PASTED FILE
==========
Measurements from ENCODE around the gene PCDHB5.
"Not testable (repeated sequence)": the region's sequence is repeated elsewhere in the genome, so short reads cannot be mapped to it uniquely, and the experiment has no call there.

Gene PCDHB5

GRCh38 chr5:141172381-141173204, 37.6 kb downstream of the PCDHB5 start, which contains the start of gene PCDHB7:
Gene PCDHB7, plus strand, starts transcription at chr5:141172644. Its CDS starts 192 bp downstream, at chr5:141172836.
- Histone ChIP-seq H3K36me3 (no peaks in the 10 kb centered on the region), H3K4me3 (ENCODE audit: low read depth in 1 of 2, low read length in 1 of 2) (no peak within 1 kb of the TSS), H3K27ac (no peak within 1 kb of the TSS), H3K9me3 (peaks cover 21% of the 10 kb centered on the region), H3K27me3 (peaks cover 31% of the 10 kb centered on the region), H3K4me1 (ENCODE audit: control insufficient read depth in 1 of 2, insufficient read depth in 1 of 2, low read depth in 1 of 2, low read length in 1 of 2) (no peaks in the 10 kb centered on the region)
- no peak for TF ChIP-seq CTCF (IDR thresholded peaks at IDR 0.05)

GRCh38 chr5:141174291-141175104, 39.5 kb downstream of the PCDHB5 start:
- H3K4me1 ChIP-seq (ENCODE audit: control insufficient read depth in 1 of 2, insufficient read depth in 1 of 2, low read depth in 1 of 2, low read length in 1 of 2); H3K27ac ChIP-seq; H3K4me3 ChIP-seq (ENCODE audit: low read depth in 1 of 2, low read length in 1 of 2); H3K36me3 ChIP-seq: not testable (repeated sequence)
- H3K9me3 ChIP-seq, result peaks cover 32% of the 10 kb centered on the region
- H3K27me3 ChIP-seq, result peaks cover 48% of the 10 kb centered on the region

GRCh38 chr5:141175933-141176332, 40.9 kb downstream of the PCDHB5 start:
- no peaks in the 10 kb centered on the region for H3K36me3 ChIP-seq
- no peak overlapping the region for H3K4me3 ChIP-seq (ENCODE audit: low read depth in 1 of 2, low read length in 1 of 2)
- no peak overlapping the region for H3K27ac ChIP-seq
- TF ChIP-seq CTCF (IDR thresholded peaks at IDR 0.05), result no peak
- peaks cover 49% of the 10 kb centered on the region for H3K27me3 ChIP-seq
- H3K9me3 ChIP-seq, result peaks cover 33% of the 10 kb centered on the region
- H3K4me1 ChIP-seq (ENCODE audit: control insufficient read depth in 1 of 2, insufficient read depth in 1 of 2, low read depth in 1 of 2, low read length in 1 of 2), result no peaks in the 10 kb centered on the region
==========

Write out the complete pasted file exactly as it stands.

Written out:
Measurements from ENCODE around the gene PCDHB5.
"Not testable (repeated sequence)": the region's sequence is repeated elsewhere in the genome, so short reads cannot be mapped to it uniquely, and the experiment has no call there.

Gene PCDHB5

GRCh38 chr5:141172381-141173204, 37.6 kb downstream of the PCDHB5 start, which contains the start of gene PCDHB7:
Gene PCDHB7, plus strand, starts transcription at chr5:141172644. Its CDS starts 192 bp downstream, at chr5:141172836.
- Histone ChIP-seq H3K36me3 (no peaks in the 10 kb centered on the region), H3K4me3 (ENCODE audit: low read depth in 1 of 2, low read length in 1 of 2) (no peak within 1 kb of the TSS), H3K27ac (no peak within 1 kb of the TSS), H3K9me3 (peaks cover 21% of the 10 kb centered on the region), H3K27me3 (peaks cover 31% of the 10 kb centered on the region), H3K4me1 (ENCODE audit: control insufficient read depth in 1 of 2, insufficient read depth in 1 of 2, low read depth in 1 of 2, low read length in 1 of 2) (no peaks in the 10 kb centered on the region)
- no peak for TF ChIP-seq CTCF (IDR thresholded peaks at IDR 0.05)

GRCh38 chr5:141174291-141175104, 39.5 kb downstream of the PCDHB5 start:
- H3K4me1 ChIP-seq (ENCODE audit: control insufficient read depth in 1 of 2, insufficient read depth in 1 of 2, low read depth in 1 of 2, low read length in 1 of 2); H3K27ac ChIP-seq; H3K4me3 ChIP-seq (ENCODE audit: low read depth in 1 of 2, low read length in 1 of 2); H3K36me3 ChIP-seq: not testable (repeated sequence)
- H3K9me3 ChIP-seq, result peaks cover 32% of the 10 kb centered on the region
- H3K27me3 ChIP-seq, result peaks cover 48% of the 10 kb centered on the region

GRCh38 chr5:141175933-141176332, 40.9 kb downstream of the PCDHB5 start:
- no peaks in the 10 kb centered on the region for H3K36me3 ChIP-seq
- no peak overlapping the region for H3K4me3 ChIP-seq (ENCODE audit: low read depth in 1 of 2, low read length in 1 of 2)
- no peak overlapping the region for H3K27ac ChIP-seq
- TF ChIP-seq CTCF (IDR thresholded peaks at IDR 0.05), result no peak
- peaks cover 49% of the 10 kb centered on the region for H3K27me3 ChIP-seq
- H3K9me3 ChIP-seq, result peaks cover 33% of the 10 kb centered on the region
- H3K4me1 ChIP-seq (ENCODE audit: control insufficient read depth in 1 of 2, insufficient read depth in 1 of 2, low read depth in 1 of 2, low read length in 1 of 2), result no peaks in the 10 kb centered on the region